The current project investigates the role of executive control ability in the retrieval of emotional autobiographical memories in healthy aging. Understanding autobiographical memory in healthy aging is of great importance due to the fundamental role these memories play in the daily functioning and personal wellbeing of older adults. This project will examine how executive control ability (as measured by three tests that examine different aspects of executive control) may factor into older adults'ability to retrieve specific autobiographical information. A majority of previous studies on specific memory retrieval have employed paradigms in which participants were restricted in their retrieval by instructions that required a particular level of memory specificity. In these tasks, participants must rely heavily on their executive control ability to fulfill task demands. To address this issue, Experiment 1 utilizes two autobiographical memory tasks that require differing degrees of executive control. This experiment will expand previous findings that older adults consistently retrieve overly general memories by determining whether this pattern holds when the memory task does not require as many executive control processes. Experiment 2 will compare young and older adults with low and high executive control ability on their autobiographical memory specificity using a novel paradigm with low executive control requirements. Executive control has previously been identified as a key factor in autobiographical memory specificity, but using only restricted retrieval paradigms. Experiment 2 will examine whether executive function is an important factor in more naturalistic retrieval. Finally, Experiment 3 will compare the functional-neuroanatomical correlates of unrestricted autobiographical memory retrieval in young and older adults. Such a comparison will identify how neuroanatomical changes in healthy aging may contribute to changes in behavioral reports of personal memories. Understanding the ways in which executive control ability can alter autobiographical memory in healthy aging can help researchers confront this decline, an issue that is of great importance to the older adult community.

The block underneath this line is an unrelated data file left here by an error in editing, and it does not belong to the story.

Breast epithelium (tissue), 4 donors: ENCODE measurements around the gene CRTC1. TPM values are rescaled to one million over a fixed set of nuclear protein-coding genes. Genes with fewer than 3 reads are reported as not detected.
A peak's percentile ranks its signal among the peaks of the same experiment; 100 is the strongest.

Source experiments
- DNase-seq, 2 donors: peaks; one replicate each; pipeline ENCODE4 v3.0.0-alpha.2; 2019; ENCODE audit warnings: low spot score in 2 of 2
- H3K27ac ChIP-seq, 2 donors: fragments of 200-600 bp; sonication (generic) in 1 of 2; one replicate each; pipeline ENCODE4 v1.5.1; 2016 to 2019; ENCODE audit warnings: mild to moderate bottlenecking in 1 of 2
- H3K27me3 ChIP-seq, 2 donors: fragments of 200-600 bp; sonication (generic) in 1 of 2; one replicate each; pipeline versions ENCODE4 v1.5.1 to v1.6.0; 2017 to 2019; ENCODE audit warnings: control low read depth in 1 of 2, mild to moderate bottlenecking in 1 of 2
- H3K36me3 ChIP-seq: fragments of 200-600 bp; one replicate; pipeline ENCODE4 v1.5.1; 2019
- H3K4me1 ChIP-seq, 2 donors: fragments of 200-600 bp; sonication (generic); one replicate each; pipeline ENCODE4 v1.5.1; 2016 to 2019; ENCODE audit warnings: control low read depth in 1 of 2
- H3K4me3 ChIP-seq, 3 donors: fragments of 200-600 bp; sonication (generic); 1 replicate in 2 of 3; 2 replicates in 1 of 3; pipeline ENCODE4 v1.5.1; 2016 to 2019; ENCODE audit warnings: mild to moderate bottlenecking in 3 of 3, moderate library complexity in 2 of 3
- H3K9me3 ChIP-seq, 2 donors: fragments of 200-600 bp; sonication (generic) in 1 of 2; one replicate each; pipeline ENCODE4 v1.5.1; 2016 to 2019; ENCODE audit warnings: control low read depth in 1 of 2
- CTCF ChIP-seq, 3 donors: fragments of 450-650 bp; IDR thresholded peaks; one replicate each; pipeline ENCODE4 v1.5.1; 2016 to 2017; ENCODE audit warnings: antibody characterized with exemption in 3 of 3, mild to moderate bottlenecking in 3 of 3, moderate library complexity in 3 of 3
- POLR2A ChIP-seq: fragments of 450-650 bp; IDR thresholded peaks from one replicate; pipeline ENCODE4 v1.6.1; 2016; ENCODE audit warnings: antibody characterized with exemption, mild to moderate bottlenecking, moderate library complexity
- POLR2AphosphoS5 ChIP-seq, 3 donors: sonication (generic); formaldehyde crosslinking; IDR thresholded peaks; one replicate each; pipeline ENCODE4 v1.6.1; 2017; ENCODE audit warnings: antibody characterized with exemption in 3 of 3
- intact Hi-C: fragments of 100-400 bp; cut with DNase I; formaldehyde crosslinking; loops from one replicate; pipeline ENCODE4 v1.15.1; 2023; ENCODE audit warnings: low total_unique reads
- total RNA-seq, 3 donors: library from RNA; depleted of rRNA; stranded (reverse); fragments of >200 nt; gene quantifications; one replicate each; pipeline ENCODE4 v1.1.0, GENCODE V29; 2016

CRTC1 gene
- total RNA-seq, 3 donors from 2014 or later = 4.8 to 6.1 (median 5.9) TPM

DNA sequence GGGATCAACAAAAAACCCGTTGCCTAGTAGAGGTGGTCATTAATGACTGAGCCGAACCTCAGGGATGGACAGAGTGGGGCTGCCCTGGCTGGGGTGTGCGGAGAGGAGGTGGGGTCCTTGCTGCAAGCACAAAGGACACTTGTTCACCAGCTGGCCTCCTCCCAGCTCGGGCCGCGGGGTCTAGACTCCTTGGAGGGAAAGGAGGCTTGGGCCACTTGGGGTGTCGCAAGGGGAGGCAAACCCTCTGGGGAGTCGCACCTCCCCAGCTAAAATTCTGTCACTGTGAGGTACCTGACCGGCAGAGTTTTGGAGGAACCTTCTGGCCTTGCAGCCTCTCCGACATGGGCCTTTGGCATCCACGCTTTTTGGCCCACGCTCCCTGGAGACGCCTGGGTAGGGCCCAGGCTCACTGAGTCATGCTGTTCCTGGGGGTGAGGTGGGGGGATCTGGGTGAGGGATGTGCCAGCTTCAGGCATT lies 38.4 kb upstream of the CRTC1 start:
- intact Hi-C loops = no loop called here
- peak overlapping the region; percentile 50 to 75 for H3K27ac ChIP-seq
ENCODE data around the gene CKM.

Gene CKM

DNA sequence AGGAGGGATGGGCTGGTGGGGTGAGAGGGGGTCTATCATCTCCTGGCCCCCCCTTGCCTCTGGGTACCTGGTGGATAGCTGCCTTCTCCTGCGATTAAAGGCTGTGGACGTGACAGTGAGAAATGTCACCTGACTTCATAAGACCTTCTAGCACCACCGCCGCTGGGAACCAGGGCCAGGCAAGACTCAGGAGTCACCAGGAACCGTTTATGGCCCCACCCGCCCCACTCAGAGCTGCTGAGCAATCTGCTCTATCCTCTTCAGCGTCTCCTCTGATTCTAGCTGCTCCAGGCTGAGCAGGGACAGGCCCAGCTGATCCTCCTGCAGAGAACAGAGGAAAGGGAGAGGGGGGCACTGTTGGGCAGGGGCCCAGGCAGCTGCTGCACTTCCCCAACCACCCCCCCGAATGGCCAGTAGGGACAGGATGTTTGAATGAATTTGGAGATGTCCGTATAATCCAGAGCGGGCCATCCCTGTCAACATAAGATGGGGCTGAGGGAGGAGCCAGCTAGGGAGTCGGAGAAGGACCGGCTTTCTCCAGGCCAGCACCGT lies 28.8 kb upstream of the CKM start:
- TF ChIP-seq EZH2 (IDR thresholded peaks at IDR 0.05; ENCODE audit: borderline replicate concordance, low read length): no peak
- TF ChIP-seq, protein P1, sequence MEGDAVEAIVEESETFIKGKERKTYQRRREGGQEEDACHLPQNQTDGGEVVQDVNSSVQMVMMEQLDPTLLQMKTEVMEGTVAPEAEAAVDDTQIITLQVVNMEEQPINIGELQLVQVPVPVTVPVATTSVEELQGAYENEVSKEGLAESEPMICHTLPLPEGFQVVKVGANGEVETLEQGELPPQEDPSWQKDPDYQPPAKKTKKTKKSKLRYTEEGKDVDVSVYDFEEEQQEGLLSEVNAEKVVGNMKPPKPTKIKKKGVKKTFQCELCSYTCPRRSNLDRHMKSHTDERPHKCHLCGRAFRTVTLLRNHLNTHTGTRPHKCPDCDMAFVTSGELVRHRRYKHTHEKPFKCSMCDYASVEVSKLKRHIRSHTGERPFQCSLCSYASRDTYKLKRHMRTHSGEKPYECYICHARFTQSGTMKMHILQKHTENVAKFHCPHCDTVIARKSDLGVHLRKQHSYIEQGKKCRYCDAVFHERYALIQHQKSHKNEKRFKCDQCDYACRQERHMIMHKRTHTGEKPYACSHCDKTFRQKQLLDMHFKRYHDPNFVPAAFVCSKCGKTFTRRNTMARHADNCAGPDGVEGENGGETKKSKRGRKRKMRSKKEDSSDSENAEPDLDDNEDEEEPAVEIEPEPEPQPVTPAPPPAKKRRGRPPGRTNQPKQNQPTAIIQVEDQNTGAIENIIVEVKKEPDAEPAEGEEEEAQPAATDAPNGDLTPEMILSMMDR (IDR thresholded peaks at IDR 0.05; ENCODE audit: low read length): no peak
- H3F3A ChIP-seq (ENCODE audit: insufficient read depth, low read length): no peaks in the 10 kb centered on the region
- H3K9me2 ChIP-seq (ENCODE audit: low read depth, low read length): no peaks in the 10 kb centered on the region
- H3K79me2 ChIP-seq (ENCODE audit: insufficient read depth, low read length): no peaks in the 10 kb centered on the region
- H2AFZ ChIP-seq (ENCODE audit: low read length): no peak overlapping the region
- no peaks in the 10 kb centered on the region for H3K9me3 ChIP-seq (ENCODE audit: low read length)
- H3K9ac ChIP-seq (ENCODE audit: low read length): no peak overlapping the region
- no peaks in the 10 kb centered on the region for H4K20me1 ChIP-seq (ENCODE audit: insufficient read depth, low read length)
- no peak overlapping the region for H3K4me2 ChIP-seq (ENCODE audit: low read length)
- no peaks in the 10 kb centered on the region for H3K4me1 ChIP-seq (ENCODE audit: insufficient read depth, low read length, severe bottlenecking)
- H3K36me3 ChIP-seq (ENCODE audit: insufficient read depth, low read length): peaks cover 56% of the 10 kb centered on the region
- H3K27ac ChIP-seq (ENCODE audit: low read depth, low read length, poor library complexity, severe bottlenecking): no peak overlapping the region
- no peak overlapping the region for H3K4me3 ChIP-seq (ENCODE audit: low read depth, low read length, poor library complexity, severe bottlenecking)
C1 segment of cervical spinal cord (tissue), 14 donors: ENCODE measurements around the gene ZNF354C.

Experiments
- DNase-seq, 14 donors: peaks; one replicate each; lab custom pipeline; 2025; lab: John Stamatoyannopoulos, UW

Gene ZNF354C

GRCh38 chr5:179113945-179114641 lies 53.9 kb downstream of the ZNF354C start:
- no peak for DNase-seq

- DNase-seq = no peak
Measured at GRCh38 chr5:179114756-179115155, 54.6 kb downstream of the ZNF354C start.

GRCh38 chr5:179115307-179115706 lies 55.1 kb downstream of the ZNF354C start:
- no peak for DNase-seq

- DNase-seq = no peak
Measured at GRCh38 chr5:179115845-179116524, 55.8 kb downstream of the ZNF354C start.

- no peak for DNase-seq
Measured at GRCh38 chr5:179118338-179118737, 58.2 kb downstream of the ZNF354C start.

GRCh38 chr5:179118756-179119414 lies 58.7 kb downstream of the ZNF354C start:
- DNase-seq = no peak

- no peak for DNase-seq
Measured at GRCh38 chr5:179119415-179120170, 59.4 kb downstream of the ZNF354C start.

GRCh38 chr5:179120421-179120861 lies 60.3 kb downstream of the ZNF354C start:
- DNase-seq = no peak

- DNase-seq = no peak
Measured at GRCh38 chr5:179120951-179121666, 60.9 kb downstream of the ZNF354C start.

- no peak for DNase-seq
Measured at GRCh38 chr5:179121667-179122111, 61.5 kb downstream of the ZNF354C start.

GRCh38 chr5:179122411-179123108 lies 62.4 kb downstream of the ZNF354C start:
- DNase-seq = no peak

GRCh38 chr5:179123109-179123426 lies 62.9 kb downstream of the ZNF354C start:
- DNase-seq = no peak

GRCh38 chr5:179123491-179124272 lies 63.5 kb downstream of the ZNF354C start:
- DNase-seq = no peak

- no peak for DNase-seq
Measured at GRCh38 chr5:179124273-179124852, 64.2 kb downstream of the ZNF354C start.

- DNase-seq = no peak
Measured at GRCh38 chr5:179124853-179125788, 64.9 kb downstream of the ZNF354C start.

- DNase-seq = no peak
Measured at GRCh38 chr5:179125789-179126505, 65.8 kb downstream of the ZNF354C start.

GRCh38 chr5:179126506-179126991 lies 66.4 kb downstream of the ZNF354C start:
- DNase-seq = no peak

Public Health Relevance

The current project investigates the impact of executive control ability on the retrieval of emotional autobiographical memories in healthy aging. Previous studies have demonstrated that older adults tend to retrieve autobiographical memories that are less specific than those of younger adults. In these studies, task instructions restrict participants'retrieval to a particular level of memory. The current project uses an unrestricted retrieval paradigm to investigate the role of executive control ability in retrieval of autobiographical memories using behavioral and functional neuroimaging techniques.

National Institute of Health (NIH)
National Institute on Aging (NIA)
Predoctoral Individual National Research Service Award (F31)
Project #
Application #
Study Section
Special Emphasis Panel (ZRG1-F12A-R (20))
Program Officer
King, Jonathan W
Project Start
Project End
Budget Start
Budget End
Support Year
Fiscal Year
Total Cost
Indirect Cost
University of North Carolina Chapel Hill
Schools of Arts and Sciences
Chapel Hill
United States
Zip Code
Ford, Jaclyn H; Rubin, David C; Giovanello, Kelly S (2016) The effects of song familiarity and age on phenomenological characteristics and neural recruitment during autobiographical memory retrieval. Psychomusicology 26:199-210
Ford, Jaclyn Hennessey; Rubin, David C; Giovanello, Kelly S (2014) Effects of task instruction on autobiographical memory specificity in young and older adults. Memory 22:722-36